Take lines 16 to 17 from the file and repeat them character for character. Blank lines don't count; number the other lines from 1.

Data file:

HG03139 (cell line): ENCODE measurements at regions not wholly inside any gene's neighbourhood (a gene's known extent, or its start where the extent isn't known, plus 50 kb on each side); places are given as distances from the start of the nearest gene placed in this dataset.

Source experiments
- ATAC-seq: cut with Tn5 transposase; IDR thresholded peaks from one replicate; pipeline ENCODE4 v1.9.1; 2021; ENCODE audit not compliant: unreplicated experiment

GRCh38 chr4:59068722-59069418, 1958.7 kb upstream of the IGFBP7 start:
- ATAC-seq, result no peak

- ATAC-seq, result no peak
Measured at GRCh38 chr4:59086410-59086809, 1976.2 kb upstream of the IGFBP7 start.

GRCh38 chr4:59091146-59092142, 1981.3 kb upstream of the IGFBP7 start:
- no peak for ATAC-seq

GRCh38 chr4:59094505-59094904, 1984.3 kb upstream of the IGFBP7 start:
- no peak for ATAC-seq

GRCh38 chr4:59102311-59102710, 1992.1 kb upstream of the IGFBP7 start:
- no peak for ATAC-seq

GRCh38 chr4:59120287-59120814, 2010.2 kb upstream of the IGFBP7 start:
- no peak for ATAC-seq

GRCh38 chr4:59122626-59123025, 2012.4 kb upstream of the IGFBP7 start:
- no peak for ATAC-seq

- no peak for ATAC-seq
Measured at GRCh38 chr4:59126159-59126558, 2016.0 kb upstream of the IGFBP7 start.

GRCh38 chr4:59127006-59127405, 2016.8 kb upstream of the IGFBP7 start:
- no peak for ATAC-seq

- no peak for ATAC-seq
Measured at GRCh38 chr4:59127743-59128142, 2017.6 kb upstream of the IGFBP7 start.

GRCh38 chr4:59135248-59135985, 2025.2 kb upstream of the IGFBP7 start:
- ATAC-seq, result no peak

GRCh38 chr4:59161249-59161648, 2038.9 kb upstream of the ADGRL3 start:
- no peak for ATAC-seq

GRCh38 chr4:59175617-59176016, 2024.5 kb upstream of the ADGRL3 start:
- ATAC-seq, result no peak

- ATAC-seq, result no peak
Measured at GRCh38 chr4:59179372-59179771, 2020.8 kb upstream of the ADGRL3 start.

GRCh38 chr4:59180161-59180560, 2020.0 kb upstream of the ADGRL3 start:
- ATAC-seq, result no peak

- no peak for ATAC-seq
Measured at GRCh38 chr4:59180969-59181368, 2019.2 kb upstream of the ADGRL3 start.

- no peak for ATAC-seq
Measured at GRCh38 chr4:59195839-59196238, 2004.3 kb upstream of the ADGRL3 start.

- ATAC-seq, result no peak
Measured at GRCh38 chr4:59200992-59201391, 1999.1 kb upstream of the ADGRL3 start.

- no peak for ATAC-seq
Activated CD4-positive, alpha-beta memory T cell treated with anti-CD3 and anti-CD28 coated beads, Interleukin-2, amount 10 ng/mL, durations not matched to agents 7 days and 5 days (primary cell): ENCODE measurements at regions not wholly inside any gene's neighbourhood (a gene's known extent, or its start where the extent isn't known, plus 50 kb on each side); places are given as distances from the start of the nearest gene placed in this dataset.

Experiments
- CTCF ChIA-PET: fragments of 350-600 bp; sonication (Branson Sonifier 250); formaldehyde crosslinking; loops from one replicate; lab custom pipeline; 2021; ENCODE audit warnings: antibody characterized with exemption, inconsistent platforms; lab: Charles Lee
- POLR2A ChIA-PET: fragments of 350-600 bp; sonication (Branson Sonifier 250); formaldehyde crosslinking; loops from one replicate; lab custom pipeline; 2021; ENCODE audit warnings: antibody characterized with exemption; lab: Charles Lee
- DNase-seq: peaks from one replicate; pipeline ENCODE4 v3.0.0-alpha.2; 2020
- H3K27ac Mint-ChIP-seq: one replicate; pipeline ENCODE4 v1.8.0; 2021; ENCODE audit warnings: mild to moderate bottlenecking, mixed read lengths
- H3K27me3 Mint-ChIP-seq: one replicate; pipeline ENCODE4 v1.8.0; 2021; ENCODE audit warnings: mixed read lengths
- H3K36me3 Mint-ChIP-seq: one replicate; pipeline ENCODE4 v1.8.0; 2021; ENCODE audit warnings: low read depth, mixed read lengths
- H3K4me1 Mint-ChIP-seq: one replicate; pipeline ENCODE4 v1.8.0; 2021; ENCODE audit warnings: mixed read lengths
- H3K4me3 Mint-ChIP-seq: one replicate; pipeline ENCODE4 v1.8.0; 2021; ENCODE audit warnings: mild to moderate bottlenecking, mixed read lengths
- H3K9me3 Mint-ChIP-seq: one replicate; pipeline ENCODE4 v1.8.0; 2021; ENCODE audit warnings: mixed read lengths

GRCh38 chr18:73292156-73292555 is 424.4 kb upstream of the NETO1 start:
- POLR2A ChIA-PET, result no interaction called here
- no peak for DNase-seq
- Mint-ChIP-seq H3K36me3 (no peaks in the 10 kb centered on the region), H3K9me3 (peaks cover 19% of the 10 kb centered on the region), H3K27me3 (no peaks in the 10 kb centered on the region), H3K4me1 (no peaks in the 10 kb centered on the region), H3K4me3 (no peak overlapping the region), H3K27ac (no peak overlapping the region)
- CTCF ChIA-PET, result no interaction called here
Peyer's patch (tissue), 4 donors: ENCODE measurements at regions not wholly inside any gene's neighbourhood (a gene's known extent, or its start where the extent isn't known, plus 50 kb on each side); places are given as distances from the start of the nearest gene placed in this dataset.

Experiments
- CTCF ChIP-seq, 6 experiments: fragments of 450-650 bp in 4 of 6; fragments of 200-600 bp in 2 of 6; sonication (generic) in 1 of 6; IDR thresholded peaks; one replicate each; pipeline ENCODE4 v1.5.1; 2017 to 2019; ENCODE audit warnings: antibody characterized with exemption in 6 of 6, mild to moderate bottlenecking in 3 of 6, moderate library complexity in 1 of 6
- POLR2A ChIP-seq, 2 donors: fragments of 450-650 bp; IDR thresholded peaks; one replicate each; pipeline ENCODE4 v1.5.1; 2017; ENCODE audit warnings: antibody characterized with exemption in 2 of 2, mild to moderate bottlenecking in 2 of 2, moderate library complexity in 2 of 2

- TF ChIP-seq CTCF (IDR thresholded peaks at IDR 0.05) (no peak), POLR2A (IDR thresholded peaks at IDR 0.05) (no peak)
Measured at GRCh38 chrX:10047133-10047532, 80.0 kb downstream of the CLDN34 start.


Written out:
GRCh38 chr4:59122626-59123025, 2012.4 kb upstream of the IGFBP7 start:
- no peak for ATAC-seq